General Electric has decided it will no longer help America buy guns. Not that America needs much help.
The company's banking arm, GE Capital, had been partnering with firearms dealers since 2006. The agreement allows gun stores to offer customers financing through GE Capital for new firearms sales. According to the Wall Street Journal, the company stopped establishing new partnerships with stores in 2008, but continued offering financing under existing agreements. Early this year, gun stores began receiving letters indicating that those agreements were also being terminated.
GE is clear on its rationale:
"Industry changes, new legislation and tragic events" led GE Capital to reexamine its policies on financing firearms, spokesman Russell Wilkerson said.
GE has close ties to what happened in Newtown. The company is based in Fairfield, Connecticut, about 25 miles from where the Sandy Hook shootings took place. And there's another, weirder link: Peter Lanza, the father of the shooter, works for the company.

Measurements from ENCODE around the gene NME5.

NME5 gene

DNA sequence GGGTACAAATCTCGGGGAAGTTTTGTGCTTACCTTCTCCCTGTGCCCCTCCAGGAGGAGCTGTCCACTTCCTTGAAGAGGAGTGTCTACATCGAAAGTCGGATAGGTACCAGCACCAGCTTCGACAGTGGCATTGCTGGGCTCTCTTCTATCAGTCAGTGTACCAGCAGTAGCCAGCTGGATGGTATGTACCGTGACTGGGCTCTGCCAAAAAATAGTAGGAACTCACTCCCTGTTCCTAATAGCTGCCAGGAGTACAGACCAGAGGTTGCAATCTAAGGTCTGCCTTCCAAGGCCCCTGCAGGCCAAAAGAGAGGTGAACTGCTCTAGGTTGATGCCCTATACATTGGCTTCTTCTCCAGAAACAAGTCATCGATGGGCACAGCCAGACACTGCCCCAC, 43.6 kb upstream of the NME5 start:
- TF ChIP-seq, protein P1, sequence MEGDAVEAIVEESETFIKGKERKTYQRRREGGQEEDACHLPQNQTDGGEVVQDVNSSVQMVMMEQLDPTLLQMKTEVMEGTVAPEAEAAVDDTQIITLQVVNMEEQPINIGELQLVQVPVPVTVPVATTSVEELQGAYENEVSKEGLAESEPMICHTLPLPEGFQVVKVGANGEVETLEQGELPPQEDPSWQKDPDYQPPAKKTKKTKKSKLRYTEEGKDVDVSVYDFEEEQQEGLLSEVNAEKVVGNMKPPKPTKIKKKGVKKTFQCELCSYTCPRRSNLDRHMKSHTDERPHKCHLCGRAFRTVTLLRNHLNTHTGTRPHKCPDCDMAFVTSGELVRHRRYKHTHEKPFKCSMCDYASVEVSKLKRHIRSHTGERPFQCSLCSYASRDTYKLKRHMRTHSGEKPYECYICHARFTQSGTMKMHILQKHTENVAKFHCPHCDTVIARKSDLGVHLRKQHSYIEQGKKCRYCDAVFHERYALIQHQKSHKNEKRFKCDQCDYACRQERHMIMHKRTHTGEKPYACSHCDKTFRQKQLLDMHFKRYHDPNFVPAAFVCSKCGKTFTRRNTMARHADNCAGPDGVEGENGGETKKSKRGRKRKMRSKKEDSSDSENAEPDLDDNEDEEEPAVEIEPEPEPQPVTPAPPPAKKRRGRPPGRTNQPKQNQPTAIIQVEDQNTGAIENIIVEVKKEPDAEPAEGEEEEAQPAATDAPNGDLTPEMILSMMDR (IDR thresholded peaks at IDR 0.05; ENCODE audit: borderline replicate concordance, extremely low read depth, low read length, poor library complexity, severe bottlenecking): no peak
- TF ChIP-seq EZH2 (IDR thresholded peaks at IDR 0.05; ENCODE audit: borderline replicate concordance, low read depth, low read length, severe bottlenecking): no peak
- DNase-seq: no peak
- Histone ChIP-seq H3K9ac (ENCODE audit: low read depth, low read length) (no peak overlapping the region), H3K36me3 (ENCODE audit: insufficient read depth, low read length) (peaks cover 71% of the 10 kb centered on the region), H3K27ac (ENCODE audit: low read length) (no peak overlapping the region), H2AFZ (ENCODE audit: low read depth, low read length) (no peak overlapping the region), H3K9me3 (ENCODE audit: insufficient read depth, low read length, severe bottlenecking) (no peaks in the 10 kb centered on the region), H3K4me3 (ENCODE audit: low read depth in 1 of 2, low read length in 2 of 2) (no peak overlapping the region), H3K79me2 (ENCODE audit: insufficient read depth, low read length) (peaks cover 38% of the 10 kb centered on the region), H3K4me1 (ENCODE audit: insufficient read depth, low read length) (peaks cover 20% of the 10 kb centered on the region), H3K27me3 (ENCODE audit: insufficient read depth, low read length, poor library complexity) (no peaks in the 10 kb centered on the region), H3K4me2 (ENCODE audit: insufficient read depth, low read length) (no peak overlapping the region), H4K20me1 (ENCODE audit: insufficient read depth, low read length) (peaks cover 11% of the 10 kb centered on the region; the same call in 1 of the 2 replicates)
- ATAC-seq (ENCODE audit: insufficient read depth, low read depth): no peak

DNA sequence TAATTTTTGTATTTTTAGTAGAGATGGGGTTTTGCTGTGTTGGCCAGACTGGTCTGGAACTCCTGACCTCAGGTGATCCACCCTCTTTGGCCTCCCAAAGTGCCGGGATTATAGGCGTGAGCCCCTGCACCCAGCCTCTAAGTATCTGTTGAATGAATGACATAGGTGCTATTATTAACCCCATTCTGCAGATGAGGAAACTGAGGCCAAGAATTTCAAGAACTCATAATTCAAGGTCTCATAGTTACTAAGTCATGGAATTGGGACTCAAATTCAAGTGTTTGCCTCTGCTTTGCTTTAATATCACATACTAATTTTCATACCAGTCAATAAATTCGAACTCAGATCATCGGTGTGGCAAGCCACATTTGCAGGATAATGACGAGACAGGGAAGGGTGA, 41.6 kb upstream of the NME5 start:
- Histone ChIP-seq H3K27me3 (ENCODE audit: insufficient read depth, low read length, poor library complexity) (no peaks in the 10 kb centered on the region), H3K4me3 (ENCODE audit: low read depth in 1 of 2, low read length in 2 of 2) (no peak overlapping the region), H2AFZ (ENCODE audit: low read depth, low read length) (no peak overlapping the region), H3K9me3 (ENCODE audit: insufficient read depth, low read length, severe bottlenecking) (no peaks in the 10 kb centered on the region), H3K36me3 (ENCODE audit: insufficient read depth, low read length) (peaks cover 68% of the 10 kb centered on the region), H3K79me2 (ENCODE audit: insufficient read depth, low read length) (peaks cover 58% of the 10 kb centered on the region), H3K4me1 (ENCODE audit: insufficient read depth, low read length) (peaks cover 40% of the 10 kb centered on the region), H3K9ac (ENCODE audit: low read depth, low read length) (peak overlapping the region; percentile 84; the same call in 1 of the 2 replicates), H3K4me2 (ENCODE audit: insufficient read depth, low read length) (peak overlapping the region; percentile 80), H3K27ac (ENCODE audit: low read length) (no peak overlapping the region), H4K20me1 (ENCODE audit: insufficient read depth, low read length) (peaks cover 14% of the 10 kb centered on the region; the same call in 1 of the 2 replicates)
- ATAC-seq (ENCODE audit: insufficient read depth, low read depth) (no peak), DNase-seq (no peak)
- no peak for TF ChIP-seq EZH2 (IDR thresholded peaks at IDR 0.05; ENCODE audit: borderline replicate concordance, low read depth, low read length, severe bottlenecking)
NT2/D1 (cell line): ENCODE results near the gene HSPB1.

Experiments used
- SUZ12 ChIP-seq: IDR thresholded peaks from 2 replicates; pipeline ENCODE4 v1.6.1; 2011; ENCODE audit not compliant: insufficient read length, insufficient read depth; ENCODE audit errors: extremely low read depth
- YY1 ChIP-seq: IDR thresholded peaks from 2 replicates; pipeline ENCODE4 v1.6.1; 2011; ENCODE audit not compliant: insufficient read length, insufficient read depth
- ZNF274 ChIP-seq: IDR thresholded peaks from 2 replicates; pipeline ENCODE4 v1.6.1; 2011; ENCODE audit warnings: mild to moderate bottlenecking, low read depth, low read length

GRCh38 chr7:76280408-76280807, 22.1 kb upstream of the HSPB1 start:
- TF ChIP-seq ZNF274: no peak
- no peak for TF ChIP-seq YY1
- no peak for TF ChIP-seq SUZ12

As the Journal notes, GE's retreat from helping people guns is unlikely to stem the flood of new firearms.
The company's exit has little overall impact in a U.S. gun market, where sales last year totaled $11.7 billion, according to IBIS World. While a typical handgun can cost more than $300, financing remains a marginal activity.
Through March of this year, the FBI has conducted 6.9 million background checks. More than ten percent of those were conducted in Kentucky — but that's because the state runs monthly checks on concealed weapons permit-holders.